Create a Summer Flowering Perennial Border

Julie Willis creates Heronswood’s summer perennial border and explains its subtleties.

Create a Summer Flowering Perennial Border

Planting up a new herbaceous border can be a daunting task. Fortunately, help is at hand as we’ve done all the hard work for you through our years of trialling plants and combinations. Follow our step-by-step guide to create your own version of our Heronswood perennial border.

What is a perennial plant?

Also known as herbaceous or evergreen perennials, they are plants that live for more than two years.

They can be deciduous, that is herbaceous, meaning they die back every year over autumn/winter then reshoot from the root system in spring and flower in spring/summer/autumn. Examples include echinacea and achillea. Or they can be evergreen, such as lavender, rosemary, succulents like sedums and many of the grasses.

Flowering peak

Decide which month you’d like your border to be at peak flowering and concentrate your plant selections to that period. Ideally 80% of your plants should flower in that timeframe. You can use the other 20% to make additional selections to extend the flowering times either side of that peak to stretch the season of flowering interest.

A cohesive colour theme

Next, decide on your colour theme, it could be hot colours, cool colours or pastel tones. You could opt for a single colour palette such as blues or pinks. At Heronswood, we’ve taken our colour cues from our surroundings, so our colour scheme reflects the blues, plums and pinks from the granite of the house and slate on the roof. Blues and silvers particularly mirror the sky and seascape. Whatever your taste, sticking with your selected colour theme will help to provide a border that has a feeling of cohesiveness.

Plant selection

Now that you have decided when you want the border to peak and what the colour palette will be, it’s time to start thinking about the actual plants that will fill the space. Make a list of all the plants you like that will fit the criteria. You can use the Diggers book Complete Guide to the Flower Garden or our online plant finder to help you with this. Log in with your member details to access a wide range of search options which will show all the plants suitable for your location.

For beginners, another great resource is our ‘This Goes With That’ combinations in our magazines. Over the years we have trialled plant pairings and combinations, selecting only the star performers that flower together over a long flowering season.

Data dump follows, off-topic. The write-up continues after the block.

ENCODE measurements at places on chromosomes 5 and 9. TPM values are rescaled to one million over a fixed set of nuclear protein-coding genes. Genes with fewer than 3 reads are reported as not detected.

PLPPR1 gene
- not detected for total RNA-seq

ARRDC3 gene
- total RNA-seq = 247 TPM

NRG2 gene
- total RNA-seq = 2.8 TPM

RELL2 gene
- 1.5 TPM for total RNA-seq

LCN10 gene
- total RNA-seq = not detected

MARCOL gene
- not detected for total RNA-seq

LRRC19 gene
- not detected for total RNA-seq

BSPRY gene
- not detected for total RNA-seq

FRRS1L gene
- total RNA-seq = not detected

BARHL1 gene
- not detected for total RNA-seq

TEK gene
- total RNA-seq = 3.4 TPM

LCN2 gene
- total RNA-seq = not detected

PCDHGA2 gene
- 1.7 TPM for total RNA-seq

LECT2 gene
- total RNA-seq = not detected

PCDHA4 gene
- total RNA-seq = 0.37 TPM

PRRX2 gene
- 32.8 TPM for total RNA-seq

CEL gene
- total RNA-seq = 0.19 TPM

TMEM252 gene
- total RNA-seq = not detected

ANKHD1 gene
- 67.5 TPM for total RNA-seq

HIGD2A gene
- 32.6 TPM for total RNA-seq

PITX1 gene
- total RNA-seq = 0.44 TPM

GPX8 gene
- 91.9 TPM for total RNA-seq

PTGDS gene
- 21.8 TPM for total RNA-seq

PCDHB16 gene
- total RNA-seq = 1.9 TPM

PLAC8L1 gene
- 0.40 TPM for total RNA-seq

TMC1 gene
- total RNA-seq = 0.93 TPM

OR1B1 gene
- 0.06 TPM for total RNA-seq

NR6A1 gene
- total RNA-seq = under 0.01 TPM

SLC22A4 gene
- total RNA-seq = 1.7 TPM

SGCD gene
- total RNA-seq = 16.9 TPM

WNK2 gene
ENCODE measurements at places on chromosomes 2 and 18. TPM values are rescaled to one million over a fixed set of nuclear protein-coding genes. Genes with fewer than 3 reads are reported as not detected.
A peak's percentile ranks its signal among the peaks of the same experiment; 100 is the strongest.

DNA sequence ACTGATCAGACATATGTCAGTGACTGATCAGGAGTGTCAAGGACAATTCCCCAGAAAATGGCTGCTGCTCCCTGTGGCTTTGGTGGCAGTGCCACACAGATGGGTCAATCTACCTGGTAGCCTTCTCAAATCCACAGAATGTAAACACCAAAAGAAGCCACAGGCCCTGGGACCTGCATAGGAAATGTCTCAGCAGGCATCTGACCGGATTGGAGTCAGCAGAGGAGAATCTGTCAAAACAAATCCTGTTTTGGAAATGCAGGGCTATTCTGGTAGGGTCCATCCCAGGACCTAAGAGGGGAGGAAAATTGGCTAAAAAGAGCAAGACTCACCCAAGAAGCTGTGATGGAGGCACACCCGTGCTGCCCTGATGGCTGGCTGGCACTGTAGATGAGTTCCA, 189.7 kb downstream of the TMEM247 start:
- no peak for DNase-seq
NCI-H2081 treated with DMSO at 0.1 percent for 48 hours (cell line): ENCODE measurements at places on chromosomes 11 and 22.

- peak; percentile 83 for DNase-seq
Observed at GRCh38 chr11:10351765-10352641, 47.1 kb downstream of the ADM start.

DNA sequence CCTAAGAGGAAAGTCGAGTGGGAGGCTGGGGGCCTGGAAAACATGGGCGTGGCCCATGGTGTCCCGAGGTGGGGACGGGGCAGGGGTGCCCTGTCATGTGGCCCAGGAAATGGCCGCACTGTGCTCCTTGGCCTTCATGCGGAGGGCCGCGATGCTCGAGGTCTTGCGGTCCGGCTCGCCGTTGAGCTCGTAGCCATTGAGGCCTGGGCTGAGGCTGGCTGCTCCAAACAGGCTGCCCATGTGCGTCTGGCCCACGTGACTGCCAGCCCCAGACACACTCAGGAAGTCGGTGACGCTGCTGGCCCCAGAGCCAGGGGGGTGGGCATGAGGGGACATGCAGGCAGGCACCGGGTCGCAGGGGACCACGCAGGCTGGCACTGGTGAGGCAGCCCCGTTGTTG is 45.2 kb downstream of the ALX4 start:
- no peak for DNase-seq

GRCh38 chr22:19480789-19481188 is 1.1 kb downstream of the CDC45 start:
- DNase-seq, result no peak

Garden design

Once you have your plant list, you can start to arrange them. Designing your border on paper first will help. Draw up a plan of the area you’re going to plant. It’s good if you can do this to scale as you’ll also be able to work out how many plants you’ll need.


Divide your plant list into three categories according to the eventual heights of your plants, usually tall (1-1.5m), medium (50cm) and small (20cm). Situate tall plants towards the back of your border, medium sized plants in the middle section with smaller plants at the front of the border.

Flower forms

Consider the various flower forms, e.g, agastache has upright flowers, achillea has a flat plate of see-through flowers and echinacea has a large upward-facing daisy flower. Planting these contrasting forms next to each other will add interest to your border.

Foliage textures

It’s worth paying attention to foliage textures too; some plants have fine feathery foliage, while others have large glossy leaves. The contrast of these textures will ensure that your border looks interesting as soon as it emerges in early spring.

Linking plants

At Diggers, we use grey and silver leaved plants along the length of the border as a link to tie the whole border together. Silver plants perform well in Australian conditions, Artemisia ‘Valerie Finnis’ is one of our favourites.

Planting groups

Traditionally in herbaceous borders, plants have been grouped into bold solid clumps or blocks that butt up to the next block of plants. Most recently, plantings have become more naturalistic in style, with planting groups tending to intermingle and blend together in a much more informal manner. Whichever style you adopt, it’s important to use a minimum of three plants of each variety and, where space allows, increase the numbers to 5, 7, 9 etc. Planting in odd numbers gives a better effect than even numbers.

Records and edits

Every year at Heronswood we keep notes as the border progresses through the season. Photos and written notes contribute to an overall record. No doubt you’ll find a new plant that you’ll want to add to your border, or you’ll see an interesting planting combination at a garden you visit, which you’d like to repeat at home. This is where your notes will be invaluable, especially during winter, when you’re lifting, dividing and replanting your perennials long after the flowers have faded. Whether you create a new border from scratch or renovate an existing area, you’ll find a wonderful palette of plants awaits you. With our guidance you’ll be assured of success and a flower-filled border to delight the senses all summer long.